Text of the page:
By Martina Simos
Adelaide family therapist, Helena Kollias, is on a mission to help others suffering from kidney disease by raising funds for kidney research.
She spoke to The Greek Herald about her personal journey with chronic kidney failure and how it hasn’t stopped her from setting goals and embracing life’s journey.
As a youngster growing up in the Riverland – a fruit growing region about 300 kilometres from Adelaide, South Australia – Helena loved the outdoors and the country life. She also had a love of music and has continued to play her beloved piano to this day.
Her family were part of a large Greek community where many Greeks had migrated in the late 1950s and 1960s in search of a better life.
“When I was a child, I wanted to play piano, but I wasn’t given the opportunity,” Helena says.
“Instead, I was encouraged to play the didgeridoo. I became quite proficient and went around the country towns with my school groups playing in concerts.
“When I later learned that it is considered disrespectful to play the didgeridoo if you’re not an Indigenous person, I decided to stop playing the didgeridoo and start learning the piano, which was always my first love.”
Helena’s life changed dramatically at the age of 15 when she became very ill. The doctors in the Riverland were unable to diagnose her condition. It wasn’t until a visiting doctor was in the area and diagnosed her with lupus nephritis.
Helena became very sick and was rushed to the Women and Children’s Hospital in Adelaide.
“I was cold and tired all the time, even in the peak of summer,” she says.
“I also had high fevers. No-one believed I had a problem; they thought I was just being lazy or was depressed.”
Lupus nephritis was considered a rare condition for someone that young, so she moved to Adelaide to live with her aunt and older sister so she could receive treatment.
Her parents and siblings stayed on in the Riverland and eventually moved to Adelaide six years later once their fruit block was sold.
“At the time of my diagnosis, the doctors were shocked because they hadn’t heard of a child having lupus before,” Helena recalls.
“This was a rare occurrence at that time, but it has become more common.
“Research has since shown that it wasn’t as uncommon as they thought because they can now trace the onset of lupus back to childhood and it is inherited from the mother.”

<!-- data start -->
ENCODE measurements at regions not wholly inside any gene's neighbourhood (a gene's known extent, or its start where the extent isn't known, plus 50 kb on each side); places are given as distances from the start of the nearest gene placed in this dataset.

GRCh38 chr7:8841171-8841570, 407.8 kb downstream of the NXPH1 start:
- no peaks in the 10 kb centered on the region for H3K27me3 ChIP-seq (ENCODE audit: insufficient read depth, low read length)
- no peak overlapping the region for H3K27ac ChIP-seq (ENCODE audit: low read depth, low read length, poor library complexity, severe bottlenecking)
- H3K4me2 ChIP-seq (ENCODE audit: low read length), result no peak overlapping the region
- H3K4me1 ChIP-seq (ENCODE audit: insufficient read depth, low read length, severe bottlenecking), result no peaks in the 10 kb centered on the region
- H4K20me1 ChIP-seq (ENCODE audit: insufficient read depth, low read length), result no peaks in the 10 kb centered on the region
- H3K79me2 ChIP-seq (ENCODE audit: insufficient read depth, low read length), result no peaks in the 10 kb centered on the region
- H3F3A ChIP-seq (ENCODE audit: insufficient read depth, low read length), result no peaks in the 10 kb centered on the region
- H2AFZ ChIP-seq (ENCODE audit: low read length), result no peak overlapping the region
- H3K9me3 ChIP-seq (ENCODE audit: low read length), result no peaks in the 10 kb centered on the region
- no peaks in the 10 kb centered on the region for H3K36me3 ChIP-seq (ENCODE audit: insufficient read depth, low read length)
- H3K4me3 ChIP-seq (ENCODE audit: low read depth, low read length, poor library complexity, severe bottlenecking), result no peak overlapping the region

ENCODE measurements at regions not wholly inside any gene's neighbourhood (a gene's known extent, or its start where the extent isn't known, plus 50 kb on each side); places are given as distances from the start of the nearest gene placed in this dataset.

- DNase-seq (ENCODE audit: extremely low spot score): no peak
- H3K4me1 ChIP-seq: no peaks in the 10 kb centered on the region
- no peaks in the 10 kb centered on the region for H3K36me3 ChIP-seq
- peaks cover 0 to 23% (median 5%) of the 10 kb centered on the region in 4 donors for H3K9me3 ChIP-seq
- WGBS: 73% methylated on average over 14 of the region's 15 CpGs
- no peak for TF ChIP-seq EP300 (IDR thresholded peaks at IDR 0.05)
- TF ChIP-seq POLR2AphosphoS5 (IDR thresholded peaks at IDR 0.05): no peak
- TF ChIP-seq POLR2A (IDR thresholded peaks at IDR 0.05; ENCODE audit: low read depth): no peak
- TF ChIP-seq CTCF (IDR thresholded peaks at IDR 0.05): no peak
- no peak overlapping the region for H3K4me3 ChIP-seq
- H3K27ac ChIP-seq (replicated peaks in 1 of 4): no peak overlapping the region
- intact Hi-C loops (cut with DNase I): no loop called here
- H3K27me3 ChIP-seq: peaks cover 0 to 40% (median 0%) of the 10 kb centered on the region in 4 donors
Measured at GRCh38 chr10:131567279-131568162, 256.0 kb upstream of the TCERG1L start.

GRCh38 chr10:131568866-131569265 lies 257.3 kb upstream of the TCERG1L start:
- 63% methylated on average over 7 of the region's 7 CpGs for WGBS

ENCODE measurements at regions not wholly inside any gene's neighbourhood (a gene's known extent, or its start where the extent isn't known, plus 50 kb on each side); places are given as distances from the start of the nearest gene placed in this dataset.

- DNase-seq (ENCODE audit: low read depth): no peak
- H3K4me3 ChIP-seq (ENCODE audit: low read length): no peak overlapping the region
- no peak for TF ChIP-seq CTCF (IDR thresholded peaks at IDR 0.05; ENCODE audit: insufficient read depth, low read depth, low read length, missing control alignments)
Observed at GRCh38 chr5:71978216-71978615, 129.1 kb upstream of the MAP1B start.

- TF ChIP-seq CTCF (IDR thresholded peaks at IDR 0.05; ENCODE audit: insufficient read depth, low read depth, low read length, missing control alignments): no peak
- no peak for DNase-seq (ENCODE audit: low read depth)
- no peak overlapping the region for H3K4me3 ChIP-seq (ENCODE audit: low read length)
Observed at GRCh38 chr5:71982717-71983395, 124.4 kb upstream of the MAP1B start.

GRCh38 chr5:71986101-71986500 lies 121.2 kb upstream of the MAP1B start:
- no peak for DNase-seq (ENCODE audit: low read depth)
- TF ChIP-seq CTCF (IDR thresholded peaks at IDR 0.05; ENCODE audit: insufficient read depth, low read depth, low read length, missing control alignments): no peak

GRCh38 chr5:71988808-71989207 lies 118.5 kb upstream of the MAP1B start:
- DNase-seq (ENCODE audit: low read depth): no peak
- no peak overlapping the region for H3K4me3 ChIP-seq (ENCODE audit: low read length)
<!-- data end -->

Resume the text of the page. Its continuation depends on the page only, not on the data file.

To complicate matters, Helena also contracted sepsis which led to chronic kidney failure. She was given large doses of cortisone when first diagnosed and then began dialysis treatment three times a week from the age of 17 to 20.
This also involved a monthly transfusion and a kidney transplant at the age of 20 in the late 1980s. A few years later, Helena was given the news that the kidney transplant was being rejected and that she would be on dialysis in two years’ time.
Making a choice to travel:
Undeterred, she decided that instead of going to university she would travel, visiting America and even living in California for seven months on her own.
After her long holiday came to an end, Helena went on peritoneal dialysis and proceeded to plan another holiday that lasted three years with the last stop being Japan in 1999.
“The first kidney was toxified by the early anti-rejection drugs, so I had another kidney transplant in 2000 and decided it was time to go back to university and study,” Helena says.
“I still have that kidney today.”
Helena is now working part-time as a family therapist, primarily helping children with severe intellectual disabilities, but she also finds time to raise funds for a cause close to her heart.
The fundraising champion:
Since 2019, at the height of the COVID-19 pandemic, Helena began fundraising for Kidney, Transplant and Diabetes Research Australia.
“Raising money for vital research is important to me because I have lost friends to kidney disease and diabetes, and I wouldn’t be here today if it wasn’t for the research that has been conducted to date,” she says.
“We have come a long way since I was diagnosed with kidney disease at 15 years of age, but there is still more that can be done.
“For example, when I had my first transplant, the anti-rejection medication had a 75 per cent risk of causing cancers but that is now down to 5 per cent. That is an incredible achievement but with the help of research we can eradicate the risk completely.”
Helena credits her team of dedicated volunteers – Marianna Spiniello, Mung Pham, and Mark and Kerry Harrigan – with successful fundraising.
“Marianna and her family are major sponsors of all my fundraising,” Helena says.
“As well as helping at the functions and attending meetings, Mung looks after most of our administration. Marianna and her family are also always very generous with donating prizes.”
To date she has raised $127,932 for Kidney, Transplant and Diabetes Research Australia.